Indigenous from eastern Africa, South-East Asia through Malesia to the Ryukyu Islands, eastern Polynesia, including Hawaii and the Marshall Islands and Kiribati in Micronesia. Small to medium, wide-spreading, short-bunked tree, 2-12 m tall, with rather stout twigs; deeply grooved bark; dense, silvery grey pubescent, leathery leaves; numerous, small, white flowers in branching, cymose clusters; and greenish white to brown, grape-like fruit. Common in coastal strand forests and beach thickets throughout the Pacific; occasional in agricultural areas, often surrounding excavated taro pits, on atolls; occasionally planted or protected in coastal home gardens on atolls and in coastal areas. Tree features in Tuamotuan and Kiribati mythology; timber occasionally used in light construction, occasionally for canoe hulls, connective and other parts, and for tools, cooking equipment, bailers, backrests, ladles, slit-gongs, diving goggles, carved masks, and rat traps, and for wood carving; a favoured firewood and formerly used in making fire by friction in Kiribati; leaves reportedly eaten raw in "salads" by boat crews in Kiribati; important pig feed in Tokelau and Micronesia; leaves, leaf buds, growing tips, roots, bark, stems, and fruit used medicinally; tender leaves and meristem used to cure fish poisoning in Nauru; leaves used as a female deodorant in Kiribati, in ceremonial dress in New Guinea, and as fish bait and to stuff pigs for cooking in Tokelau; seeds shot through hollow branch tubes in children's games; leaves used in compost and fertilizers in Kiribati; branches at ground surface and immature flower stalks used in voyaging and love magic in Micronesia.
100. Vitex spp. VERBENACEAE
"vitex," "beach vitex," "blue vitex"
spp. Vitex negundo L. (syns. V. incisa Lam.; V. paniculata Lam.); V. trifolia L. (syn. V. rotundifolia L. f.)
Indigenous from southern Africa and the Indian Ocean islands through southern Asia, Malesia, and northern Australia; possibly an aboriginal introduction into some islands in the easternmost parts of its range; probably a recent introduction to some of the atolls. Small, aromatic shrub or small, freely branching tree, up to 10 m high, with tri- to 5-foliate, downy, aromatic leaves, blueviolet flowers in narrow panicles, and small, drupe-like, blue to black fruit. Occasional in beach thickets, along margins of mangroves, in disturbed sites, often along roads near the sea, and in fallow areas; rarely in undisturbed forest; common weed in pastures in the dry zone of Fiji; occasional in home gardens. Sometimes cultivated in home gardens; V. trifolia widely planted as mosquito-repellent hedges and wind-breaks on Majuro and Kwajalein in the Marshall Islands; wood used in light construction and for tools and axe handles in Melanesia; used for firewood; branches used for fishing rods in Nauru; leaves burned as an insect/mosquito repellent; leaves, bark, and fruit used medicinally; leaves eaten with dried coconut and leaves and wood made into tea in Hawaii; flowers, fragrant leaves, and growing tips used in garlands.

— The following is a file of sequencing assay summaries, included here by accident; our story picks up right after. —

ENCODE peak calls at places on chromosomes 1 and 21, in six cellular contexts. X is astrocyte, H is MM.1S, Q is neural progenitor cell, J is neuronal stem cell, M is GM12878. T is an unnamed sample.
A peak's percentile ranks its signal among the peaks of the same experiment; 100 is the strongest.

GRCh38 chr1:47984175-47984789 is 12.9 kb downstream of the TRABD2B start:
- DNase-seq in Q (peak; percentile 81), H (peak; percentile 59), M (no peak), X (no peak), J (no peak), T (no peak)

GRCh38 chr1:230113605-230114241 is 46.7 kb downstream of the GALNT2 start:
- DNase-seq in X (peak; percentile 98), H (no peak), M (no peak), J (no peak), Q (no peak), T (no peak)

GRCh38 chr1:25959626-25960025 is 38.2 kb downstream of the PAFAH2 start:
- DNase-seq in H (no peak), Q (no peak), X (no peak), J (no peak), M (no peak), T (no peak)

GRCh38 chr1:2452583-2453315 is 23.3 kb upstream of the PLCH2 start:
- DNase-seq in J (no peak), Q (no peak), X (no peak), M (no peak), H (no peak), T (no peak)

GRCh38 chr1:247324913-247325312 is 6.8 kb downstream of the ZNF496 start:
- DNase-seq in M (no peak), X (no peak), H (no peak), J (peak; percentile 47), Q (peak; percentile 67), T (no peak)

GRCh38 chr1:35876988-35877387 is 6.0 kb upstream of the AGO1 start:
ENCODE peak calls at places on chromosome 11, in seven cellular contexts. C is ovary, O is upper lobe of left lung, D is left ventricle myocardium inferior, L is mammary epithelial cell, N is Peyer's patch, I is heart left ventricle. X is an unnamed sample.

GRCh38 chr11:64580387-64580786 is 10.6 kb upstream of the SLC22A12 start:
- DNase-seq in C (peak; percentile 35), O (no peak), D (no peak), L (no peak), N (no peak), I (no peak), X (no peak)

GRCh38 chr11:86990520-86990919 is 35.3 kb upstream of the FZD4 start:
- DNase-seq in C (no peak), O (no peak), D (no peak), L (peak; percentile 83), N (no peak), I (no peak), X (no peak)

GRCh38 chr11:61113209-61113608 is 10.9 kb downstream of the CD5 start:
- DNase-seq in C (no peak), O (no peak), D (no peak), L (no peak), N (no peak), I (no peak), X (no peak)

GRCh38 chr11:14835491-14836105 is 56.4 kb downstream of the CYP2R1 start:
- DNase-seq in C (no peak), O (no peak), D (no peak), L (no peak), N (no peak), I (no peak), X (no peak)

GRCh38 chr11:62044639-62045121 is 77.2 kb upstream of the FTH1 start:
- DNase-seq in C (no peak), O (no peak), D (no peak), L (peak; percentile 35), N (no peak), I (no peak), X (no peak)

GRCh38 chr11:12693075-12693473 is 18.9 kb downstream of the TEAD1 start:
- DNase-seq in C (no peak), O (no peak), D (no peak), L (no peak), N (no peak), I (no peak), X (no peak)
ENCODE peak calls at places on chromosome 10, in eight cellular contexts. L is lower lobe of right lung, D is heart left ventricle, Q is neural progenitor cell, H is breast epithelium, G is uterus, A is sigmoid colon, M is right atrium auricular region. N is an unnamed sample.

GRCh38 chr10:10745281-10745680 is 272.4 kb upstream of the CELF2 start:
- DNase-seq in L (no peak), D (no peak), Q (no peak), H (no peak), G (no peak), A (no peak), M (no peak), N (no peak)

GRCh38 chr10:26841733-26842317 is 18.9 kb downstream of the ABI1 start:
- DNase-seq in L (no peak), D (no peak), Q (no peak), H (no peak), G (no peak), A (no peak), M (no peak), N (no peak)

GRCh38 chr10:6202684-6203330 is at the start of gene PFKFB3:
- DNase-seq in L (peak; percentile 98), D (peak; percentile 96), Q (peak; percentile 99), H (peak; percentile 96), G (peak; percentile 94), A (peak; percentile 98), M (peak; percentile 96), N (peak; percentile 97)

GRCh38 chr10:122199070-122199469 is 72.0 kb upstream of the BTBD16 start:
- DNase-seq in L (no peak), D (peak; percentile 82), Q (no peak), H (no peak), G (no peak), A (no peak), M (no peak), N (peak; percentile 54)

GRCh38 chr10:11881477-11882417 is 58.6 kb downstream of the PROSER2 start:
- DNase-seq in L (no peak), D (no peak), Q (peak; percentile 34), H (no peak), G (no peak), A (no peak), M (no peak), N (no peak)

General: Backer and Bakuizen van den Brink 1963; Mernll 1943,1945; Purseglove 1975a and 1975b; Sterly 1970; Whistler 1980a, 1983a, 1991; Yen 1991; and personal records, in-field observations and interpretation of available literature by the author.
Papua New Guinea: Clarke 1971; Henty 1982; Powell 1976a; Sterly 1970; Tarepe and Bourke 1982.
New Caledonia: Jardin 1974; Rageau 1973; Schmid 1981.
Solomon Islands: Kirch and Yen 1982; Sterly 1970; Whitmore 1966, 1969; Yen 1974.
Vanuatu: Cabalion 1984; Gowers 1976; Lebot and Cabalion 1986; Mescarm 1989; Sterly 1970.
Fiji: J.W. Parham 1972; Seemann 1873; Smith 1979, 1981, 1985, 1988, 1991.
Tonga: Sykes 1981; Thaman 1976; Yuncker 1959.
Samoa: Amerson et al. 1982; B.E.V. Parham 1972; Setchell 1924; Whistler 1980b, 1983a, 1983b, 1984.
Niue: Sykes 1970.
Wallis and Futuna: St. John and Smith 1971.
Cook Islands: Sykes 1976; Wilder 1931.
Tuvalu: Chambers 1975; Hedley 1896, 1897; Koch 1983; Woodroffe 1985.
Tokelau: Parham 1971; Whistler 1987.
French Polynesia: Decker 1971; Guerin 1982; Oliver 1974; Petard 1986; Sachet 1983.
Easter Island: Metraux 1940.
Hawaii: Handy et al. 1972; Kaaiakamanu and Akina 1922; Krauss 1974; Neal 1965; Rock 1974; St. John 1973.
Kiribati: Catala 1957; Fosberg and Sachet 1987; Koch 1986; Luomala 1953; Moul 1957; Overy et al. 1982; Polunin 1979; Thaman 1987b, 1990, 1992.
Nauru: Tharnan et al.1985; Thaman 1992.
Micronesia: Fosberg et al. 1979, 1982, 1987; Fosberg and Sachet 1984; Kanehira 1933; Lessa 1977;
Manner 1987; Stemmermann 1981; Wiens 1962.
Marshall Islands: Bryan 1972; Fosberg and Sachet 1975; Lamberson 1982.
Pohnpei: Lessa 1977; Niering 1956; St. John 1948.
Truk: Lessa 1977; Marshall and Fosberg 1975.
Palau: Alkire 1974; Fosberg et al. 1980.
Guam and Marianas: Fosberg et al. 1975; Stone, 1970.